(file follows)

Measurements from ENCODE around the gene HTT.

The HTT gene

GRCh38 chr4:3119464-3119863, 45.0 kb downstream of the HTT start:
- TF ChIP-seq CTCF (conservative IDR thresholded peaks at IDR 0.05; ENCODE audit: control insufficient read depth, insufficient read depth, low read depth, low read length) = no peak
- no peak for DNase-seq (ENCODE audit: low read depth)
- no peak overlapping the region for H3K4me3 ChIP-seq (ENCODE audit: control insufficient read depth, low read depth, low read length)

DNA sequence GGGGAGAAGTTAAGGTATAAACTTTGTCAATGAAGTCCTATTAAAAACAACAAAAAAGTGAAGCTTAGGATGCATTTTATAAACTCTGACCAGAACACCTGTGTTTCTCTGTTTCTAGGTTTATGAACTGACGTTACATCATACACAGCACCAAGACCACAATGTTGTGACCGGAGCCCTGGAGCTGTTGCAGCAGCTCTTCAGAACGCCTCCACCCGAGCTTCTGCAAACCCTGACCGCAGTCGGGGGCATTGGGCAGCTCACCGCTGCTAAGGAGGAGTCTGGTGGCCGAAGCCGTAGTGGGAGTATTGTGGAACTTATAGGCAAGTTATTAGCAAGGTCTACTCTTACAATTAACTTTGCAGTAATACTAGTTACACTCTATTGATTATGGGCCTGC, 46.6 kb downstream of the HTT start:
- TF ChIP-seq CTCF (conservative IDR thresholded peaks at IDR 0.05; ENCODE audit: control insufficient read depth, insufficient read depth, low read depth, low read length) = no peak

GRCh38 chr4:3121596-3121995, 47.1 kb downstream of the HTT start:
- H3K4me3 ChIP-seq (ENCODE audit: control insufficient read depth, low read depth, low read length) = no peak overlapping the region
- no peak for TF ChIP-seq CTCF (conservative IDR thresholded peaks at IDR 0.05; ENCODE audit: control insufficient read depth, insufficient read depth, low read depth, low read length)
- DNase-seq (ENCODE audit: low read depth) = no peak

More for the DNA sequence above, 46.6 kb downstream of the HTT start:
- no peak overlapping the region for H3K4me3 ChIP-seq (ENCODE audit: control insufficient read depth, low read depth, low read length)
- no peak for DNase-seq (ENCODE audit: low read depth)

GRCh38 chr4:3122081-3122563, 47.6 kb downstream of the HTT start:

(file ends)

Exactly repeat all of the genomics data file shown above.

Measurements from ENCODE around the gene HTT.

The HTT gene

GRCh38 chr4:3119464-3119863, 45.0 kb downstream of the HTT start:
- TF ChIP-seq CTCF (conservative IDR thresholded peaks at IDR 0.05; ENCODE audit: control insufficient read depth, insufficient read depth, low read depth, low read length) = no peak
- no peak for DNase-seq (ENCODE audit: low read depth)
- no peak overlapping the region for H3K4me3 ChIP-seq (ENCODE audit: control insufficient read depth, low read depth, low read length)

DNA sequence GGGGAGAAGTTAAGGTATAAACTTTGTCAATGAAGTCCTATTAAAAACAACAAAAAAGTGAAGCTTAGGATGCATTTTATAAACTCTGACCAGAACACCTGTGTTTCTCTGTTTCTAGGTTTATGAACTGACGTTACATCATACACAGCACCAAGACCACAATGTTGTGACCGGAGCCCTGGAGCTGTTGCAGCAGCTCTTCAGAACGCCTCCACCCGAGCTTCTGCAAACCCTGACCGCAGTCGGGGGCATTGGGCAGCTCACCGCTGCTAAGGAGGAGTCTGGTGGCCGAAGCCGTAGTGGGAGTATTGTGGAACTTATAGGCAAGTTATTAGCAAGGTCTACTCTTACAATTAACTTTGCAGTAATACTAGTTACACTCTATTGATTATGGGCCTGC, 46.6 kb downstream of the HTT start:
- TF ChIP-seq CTCF (conservative IDR thresholded peaks at IDR 0.05; ENCODE audit: control insufficient read depth, insufficient read depth, low read depth, low read length) = no peak

GRCh38 chr4:3121596-3121995, 47.1 kb downstream of the HTT start:
- H3K4me3 ChIP-seq (ENCODE audit: control insufficient read depth, low read depth, low read length) = no peak overlapping the region
- no peak for TF ChIP-seq CTCF (conservative IDR thresholded peaks at IDR 0.05; ENCODE audit: control insufficient read depth, insufficient read depth, low read depth, low read length)
- DNase-seq (ENCODE audit: low read depth) = no peak

More for the DNA sequence above, 46.6 kb downstream of the HTT start:
- no peak overlapping the region for H3K4me3 ChIP-seq (ENCODE audit: control insufficient read depth, low read depth, low read length)
- no peak for DNase-seq (ENCODE audit: low read depth)

GRCh38 chr4:3122081-3122563, 47.6 kb downstream of the HTT start: